What is MAKOplasty?
If you know someone who has had total knee replacement, ask how long the recovery was after surgery.
Then consider Mako.
MAKOplasty is a robotic arm assisted partial knee resurfacing procedure designed to relieve the pain caused by joint degeneration due to osteoarthritis (OA). By selectively targeting the part of your knee damaged by OA, your surgeon can resurface your knee while sparing the healthy bone and ligaments surrounding it.
MAKOplasty partial knee resurfacing can:
- Enable surgeons to precisely resurface only the arthritic portion of the knee
- Preserve healthy tissue and bone
- Facilitate optimal implant positioning to result in a more natural feeling knee following surgery
- Result in a more rapid recovery and shorter hospital stay than traditional total knee replacement surgery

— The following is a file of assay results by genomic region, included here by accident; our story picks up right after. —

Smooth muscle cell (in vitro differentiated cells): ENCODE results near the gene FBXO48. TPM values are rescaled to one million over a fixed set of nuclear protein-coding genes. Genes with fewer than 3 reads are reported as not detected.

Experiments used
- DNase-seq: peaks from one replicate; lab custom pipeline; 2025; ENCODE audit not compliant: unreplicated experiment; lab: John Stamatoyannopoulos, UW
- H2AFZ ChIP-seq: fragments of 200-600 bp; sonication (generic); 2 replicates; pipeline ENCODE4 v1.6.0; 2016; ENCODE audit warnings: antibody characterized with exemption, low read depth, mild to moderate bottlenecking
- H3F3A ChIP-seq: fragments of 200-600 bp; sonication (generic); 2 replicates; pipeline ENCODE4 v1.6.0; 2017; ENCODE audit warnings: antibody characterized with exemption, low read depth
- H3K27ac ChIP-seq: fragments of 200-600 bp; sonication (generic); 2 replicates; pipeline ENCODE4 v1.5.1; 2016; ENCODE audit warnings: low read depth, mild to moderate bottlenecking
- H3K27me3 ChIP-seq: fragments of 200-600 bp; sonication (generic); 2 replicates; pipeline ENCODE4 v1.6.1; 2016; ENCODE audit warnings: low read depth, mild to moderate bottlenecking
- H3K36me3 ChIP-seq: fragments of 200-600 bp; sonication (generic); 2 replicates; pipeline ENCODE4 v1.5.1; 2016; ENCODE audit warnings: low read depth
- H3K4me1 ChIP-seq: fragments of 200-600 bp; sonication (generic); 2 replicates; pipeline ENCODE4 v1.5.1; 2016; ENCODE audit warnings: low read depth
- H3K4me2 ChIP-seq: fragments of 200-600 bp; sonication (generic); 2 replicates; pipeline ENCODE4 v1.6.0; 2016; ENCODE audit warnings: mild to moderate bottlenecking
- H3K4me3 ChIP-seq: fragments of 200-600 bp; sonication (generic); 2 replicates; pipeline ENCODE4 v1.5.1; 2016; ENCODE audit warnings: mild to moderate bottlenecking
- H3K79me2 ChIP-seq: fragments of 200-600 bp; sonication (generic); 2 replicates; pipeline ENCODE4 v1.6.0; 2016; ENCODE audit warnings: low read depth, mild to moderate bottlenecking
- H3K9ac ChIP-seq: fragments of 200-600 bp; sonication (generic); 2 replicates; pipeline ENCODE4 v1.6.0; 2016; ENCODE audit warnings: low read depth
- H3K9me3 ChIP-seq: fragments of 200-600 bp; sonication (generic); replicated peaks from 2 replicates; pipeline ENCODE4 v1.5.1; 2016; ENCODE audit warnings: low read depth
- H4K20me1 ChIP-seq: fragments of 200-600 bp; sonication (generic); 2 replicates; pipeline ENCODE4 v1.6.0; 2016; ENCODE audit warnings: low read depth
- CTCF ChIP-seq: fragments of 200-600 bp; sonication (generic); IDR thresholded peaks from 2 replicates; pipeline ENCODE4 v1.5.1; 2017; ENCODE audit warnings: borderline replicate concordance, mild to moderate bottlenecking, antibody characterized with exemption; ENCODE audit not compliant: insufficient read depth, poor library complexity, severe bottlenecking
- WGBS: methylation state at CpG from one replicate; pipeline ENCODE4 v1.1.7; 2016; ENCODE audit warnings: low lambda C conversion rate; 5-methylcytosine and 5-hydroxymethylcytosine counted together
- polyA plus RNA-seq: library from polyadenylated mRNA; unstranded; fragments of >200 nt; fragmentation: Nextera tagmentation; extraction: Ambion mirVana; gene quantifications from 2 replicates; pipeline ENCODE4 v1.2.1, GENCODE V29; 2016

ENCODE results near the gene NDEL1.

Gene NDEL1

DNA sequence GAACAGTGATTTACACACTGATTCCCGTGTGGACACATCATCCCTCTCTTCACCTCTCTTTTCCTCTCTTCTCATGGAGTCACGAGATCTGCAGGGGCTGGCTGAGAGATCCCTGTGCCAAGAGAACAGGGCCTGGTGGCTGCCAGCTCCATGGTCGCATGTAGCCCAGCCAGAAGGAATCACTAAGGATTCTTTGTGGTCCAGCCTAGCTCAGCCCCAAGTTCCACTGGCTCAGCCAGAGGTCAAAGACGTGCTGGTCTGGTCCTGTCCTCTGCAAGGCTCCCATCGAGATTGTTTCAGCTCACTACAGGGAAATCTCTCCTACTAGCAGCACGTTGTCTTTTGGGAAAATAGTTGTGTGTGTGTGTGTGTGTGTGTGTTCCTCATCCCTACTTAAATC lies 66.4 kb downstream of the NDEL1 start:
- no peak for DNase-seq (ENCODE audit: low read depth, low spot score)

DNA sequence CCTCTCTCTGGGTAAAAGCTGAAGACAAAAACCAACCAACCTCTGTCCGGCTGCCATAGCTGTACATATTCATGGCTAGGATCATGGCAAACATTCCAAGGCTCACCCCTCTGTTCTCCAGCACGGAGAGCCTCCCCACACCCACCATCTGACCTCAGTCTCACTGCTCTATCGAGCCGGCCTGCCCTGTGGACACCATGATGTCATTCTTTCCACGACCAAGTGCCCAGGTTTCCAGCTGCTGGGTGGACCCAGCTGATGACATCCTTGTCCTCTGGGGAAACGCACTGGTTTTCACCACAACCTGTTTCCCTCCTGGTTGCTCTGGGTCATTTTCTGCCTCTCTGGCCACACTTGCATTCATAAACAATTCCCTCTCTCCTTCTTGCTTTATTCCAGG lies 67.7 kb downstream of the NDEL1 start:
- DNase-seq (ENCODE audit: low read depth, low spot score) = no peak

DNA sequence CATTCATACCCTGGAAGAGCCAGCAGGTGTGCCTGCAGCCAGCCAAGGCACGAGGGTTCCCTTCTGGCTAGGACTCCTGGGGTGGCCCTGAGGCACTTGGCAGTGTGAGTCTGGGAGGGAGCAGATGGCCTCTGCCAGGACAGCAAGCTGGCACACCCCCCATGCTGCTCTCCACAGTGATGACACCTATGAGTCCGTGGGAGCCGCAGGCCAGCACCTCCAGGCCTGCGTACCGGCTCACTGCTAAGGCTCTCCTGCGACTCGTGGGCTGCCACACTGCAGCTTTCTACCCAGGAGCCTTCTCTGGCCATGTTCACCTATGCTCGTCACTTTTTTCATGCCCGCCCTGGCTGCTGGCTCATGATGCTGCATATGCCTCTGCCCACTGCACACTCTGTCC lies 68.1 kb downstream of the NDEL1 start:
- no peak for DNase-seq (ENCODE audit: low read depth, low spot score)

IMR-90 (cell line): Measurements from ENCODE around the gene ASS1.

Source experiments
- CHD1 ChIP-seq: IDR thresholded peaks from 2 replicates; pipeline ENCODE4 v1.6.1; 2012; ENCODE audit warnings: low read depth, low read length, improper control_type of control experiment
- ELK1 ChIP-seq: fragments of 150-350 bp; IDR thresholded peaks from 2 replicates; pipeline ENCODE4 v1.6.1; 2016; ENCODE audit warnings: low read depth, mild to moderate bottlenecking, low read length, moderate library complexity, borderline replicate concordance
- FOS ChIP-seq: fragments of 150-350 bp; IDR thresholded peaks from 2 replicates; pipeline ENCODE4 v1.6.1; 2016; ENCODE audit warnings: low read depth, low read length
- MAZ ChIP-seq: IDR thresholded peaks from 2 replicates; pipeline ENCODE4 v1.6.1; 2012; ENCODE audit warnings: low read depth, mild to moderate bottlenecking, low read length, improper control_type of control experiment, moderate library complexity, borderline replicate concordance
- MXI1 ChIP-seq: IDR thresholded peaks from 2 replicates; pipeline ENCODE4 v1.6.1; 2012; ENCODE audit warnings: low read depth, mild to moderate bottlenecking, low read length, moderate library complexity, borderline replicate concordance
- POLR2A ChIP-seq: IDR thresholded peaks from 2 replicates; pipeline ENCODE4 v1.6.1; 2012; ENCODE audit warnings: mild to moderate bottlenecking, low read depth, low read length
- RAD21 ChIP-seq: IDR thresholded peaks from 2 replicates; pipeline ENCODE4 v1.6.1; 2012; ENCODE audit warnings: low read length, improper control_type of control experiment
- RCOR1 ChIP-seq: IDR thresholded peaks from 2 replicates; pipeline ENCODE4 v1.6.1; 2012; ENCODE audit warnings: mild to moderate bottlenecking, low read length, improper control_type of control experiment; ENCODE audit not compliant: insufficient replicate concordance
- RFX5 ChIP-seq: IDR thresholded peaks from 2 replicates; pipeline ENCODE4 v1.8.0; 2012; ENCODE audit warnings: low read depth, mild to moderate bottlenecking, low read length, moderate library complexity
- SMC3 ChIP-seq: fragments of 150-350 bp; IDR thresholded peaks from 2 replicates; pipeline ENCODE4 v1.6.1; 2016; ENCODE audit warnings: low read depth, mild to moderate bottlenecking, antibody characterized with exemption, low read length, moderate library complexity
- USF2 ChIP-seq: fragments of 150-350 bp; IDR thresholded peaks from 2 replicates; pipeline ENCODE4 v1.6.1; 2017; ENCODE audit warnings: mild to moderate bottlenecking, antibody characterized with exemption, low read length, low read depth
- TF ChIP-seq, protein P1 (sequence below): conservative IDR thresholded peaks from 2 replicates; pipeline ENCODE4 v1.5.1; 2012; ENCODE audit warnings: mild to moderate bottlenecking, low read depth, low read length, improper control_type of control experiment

Unlike other more invasive procedures MAKOplasty can often be performed through a four to six inch incision over your knee with small incisions in both your femur (thigh bone) and tibia (shin). Additionally the preservation of your own natural bone and tissue along with more ideal patient specific implant positioning may also result in a more natural feeling knee. And since healthy bone is preserved, patients who undergo MAKOplasty partial knee procedures may still be a candidate for a total knee replacement procedure later in life if necessary.
The MAKOplasty procedure is indicated for patients suffering from unicompartmental or bicompartmental knee disease. A total replacement is sometimes necessary if your surgeon discovers during surgery that your knee has more damage than originally seen in the pre-operative X-rays and CT scan.
Your physician should discuss the specific risks associated with MAKOplasty and other treatment options with you. In addition, you should be informed of any pre-operative and post-operative instructions by your surgeon or his or her staff.